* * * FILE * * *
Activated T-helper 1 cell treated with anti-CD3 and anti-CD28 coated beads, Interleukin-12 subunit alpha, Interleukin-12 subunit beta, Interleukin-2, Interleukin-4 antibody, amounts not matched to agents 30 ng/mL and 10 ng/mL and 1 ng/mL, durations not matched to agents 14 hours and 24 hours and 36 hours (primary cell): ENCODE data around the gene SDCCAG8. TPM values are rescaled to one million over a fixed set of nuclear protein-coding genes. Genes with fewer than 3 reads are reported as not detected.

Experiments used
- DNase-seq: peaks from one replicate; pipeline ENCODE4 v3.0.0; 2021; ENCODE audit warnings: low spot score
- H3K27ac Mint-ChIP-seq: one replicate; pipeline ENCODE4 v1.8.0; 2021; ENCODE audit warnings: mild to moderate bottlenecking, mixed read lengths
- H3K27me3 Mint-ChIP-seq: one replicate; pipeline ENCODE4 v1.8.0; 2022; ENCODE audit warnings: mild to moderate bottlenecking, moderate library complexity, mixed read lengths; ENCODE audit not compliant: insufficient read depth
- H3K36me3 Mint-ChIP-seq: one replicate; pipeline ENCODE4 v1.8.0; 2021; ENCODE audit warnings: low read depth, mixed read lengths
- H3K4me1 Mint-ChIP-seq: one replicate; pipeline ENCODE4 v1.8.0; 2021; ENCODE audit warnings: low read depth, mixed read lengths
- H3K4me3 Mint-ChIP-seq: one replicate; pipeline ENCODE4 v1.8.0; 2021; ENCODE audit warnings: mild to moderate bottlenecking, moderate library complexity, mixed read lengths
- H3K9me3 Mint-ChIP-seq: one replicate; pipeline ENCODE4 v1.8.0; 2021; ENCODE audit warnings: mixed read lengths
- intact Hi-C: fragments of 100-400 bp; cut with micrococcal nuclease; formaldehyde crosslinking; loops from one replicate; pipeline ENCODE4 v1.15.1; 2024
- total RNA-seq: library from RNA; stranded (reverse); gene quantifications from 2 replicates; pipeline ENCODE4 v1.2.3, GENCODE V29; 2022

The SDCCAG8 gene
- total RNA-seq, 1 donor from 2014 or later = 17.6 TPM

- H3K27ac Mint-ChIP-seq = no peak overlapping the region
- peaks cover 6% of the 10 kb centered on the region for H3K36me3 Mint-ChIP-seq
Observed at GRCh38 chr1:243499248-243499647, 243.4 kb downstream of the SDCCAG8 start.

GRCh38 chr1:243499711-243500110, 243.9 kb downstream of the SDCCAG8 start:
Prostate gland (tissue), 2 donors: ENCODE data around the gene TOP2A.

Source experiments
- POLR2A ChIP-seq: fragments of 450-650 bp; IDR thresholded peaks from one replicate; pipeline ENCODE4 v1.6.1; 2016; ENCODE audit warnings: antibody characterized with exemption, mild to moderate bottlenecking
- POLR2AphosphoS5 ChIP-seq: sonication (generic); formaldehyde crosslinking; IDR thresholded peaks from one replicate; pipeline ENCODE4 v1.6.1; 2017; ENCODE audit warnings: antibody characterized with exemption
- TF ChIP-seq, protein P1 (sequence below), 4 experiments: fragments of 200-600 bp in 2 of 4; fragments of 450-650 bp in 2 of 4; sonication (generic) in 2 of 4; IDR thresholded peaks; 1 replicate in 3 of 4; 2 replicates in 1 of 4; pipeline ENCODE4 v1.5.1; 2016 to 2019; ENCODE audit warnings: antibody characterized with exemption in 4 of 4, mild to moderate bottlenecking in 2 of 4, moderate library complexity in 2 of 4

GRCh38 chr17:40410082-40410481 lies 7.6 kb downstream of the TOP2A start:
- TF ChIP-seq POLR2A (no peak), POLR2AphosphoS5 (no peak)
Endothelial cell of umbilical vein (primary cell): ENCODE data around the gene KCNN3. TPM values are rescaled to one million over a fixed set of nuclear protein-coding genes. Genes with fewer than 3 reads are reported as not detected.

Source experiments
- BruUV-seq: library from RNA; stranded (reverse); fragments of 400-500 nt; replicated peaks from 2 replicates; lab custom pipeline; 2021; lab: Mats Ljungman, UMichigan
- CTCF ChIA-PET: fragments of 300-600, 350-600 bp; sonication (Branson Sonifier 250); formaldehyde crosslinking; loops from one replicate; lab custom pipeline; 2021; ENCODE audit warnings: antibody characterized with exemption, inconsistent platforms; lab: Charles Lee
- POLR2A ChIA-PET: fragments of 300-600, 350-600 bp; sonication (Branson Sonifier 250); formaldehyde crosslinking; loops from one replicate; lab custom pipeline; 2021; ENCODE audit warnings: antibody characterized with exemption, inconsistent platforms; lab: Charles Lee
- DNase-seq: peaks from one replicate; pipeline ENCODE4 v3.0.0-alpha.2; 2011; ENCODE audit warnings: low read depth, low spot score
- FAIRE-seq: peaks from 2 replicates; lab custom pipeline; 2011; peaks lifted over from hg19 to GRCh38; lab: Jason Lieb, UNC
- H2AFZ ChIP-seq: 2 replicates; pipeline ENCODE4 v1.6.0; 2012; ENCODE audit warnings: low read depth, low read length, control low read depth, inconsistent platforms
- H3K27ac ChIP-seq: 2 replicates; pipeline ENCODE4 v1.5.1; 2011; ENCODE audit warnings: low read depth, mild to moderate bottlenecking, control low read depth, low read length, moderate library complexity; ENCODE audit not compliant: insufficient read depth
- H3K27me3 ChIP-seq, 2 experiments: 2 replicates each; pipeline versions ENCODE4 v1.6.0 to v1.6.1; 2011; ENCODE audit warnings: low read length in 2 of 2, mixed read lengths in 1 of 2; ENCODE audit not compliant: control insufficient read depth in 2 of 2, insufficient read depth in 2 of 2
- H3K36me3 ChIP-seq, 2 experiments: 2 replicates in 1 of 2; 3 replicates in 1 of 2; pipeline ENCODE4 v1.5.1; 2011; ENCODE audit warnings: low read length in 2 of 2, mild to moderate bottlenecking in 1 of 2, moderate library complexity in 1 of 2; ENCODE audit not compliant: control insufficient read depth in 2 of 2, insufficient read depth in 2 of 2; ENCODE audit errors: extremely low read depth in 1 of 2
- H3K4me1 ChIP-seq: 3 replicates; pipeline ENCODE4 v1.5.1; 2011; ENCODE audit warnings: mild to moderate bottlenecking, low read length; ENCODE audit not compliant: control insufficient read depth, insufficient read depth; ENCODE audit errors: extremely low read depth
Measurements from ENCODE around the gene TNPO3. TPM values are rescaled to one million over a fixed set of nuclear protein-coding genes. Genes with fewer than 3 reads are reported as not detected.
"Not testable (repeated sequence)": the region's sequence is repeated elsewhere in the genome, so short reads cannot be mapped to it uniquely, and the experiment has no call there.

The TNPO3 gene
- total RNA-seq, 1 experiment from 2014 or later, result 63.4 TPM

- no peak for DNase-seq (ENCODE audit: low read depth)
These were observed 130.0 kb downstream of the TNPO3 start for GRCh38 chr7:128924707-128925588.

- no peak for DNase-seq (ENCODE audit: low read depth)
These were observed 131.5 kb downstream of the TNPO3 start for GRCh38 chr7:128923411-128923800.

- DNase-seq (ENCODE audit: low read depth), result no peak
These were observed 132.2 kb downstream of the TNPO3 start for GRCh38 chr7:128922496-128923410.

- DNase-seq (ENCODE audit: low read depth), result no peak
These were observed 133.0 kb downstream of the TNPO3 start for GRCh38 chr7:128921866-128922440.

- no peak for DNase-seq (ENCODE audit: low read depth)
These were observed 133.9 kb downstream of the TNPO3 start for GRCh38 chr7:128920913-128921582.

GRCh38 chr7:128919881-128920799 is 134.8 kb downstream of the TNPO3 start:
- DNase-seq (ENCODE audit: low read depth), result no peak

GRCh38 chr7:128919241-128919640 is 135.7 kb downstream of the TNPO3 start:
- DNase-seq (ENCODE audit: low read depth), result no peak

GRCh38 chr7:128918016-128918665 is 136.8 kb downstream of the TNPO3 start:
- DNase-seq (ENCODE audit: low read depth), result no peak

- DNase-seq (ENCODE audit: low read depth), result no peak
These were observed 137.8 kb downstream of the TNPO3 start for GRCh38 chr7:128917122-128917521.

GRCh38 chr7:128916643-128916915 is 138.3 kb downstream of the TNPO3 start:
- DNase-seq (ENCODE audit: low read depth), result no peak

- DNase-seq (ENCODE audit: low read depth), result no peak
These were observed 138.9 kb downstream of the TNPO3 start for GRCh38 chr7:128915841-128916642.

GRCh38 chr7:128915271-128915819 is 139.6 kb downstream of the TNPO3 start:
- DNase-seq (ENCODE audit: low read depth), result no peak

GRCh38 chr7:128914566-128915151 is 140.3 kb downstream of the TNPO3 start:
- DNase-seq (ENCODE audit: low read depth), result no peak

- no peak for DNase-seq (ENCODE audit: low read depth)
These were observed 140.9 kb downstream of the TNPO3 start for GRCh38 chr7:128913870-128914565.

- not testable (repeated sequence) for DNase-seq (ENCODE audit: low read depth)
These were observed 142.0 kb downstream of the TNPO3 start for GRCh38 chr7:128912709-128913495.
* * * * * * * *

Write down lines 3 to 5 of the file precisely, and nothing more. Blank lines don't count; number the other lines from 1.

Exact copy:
- DNase-seq: peaks from one replicate; pipeline ENCODE4 v3.0.0; 2021; ENCODE audit warnings: low spot score
- H3K27ac Mint-ChIP-seq: one replicate; pipeline ENCODE4 v1.8.0; 2021; ENCODE audit warnings: mild to moderate bottlenecking, mixed read lengths
- H3K27me3 Mint-ChIP-seq: one replicate; pipeline ENCODE4 v1.8.0; 2022; ENCODE audit warnings: mild to moderate bottlenecking, moderate library complexity, mixed read lengths; ENCODE audit not compliant: insufficient read depth